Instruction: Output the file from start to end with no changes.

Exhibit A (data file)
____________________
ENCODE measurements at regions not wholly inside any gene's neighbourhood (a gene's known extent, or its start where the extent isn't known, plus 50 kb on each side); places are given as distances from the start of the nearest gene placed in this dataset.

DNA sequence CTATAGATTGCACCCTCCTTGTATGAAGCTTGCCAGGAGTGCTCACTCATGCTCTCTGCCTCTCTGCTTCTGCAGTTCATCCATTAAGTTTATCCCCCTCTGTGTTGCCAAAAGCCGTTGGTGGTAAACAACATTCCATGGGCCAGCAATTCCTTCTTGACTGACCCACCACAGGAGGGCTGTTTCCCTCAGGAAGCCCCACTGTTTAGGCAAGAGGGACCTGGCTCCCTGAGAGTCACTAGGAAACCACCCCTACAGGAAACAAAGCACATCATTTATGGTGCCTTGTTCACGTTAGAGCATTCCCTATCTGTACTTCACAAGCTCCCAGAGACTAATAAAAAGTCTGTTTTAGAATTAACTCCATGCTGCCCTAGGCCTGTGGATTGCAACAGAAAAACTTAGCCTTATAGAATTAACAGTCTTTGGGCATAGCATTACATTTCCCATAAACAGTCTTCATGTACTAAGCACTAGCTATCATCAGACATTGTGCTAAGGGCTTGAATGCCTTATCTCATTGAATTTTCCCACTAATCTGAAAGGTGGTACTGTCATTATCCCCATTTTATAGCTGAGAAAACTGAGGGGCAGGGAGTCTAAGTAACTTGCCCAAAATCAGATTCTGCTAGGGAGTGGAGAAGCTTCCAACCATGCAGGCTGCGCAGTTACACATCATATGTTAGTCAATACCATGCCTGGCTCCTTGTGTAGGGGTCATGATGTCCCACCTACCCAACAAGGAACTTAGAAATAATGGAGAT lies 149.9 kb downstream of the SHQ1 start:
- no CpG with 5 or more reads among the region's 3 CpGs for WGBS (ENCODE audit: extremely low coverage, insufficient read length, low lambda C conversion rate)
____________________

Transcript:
ENCODE measurements at regions not wholly inside any gene's neighbourhood (a gene's known extent, or its start where the extent isn't known, plus 50 kb on each side); places are given as distances from the start of the nearest gene placed in this dataset.

DNA sequence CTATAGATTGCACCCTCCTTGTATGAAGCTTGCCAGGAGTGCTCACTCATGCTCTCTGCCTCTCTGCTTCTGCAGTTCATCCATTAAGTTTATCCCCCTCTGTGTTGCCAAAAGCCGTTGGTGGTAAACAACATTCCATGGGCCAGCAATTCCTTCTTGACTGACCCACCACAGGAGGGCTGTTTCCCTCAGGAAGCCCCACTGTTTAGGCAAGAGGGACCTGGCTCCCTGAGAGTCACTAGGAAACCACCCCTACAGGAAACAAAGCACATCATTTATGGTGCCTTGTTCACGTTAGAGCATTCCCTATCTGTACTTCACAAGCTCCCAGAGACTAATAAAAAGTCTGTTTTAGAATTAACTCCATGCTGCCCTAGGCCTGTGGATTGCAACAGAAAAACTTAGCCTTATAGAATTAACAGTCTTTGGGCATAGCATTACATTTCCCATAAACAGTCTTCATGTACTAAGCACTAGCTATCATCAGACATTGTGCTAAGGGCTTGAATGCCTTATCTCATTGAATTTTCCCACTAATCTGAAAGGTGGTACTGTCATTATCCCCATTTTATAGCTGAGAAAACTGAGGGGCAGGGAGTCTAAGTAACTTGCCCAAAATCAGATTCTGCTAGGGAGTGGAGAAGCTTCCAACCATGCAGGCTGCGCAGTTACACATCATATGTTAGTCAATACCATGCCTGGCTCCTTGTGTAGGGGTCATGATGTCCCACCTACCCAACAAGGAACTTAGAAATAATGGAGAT lies 149.9 kb downstream of the SHQ1 start:
- no CpG with 5 or more reads among the region's 3 CpGs for WGBS (ENCODE audit: extremely low coverage, insufficient read length, low lambda C conversion rate)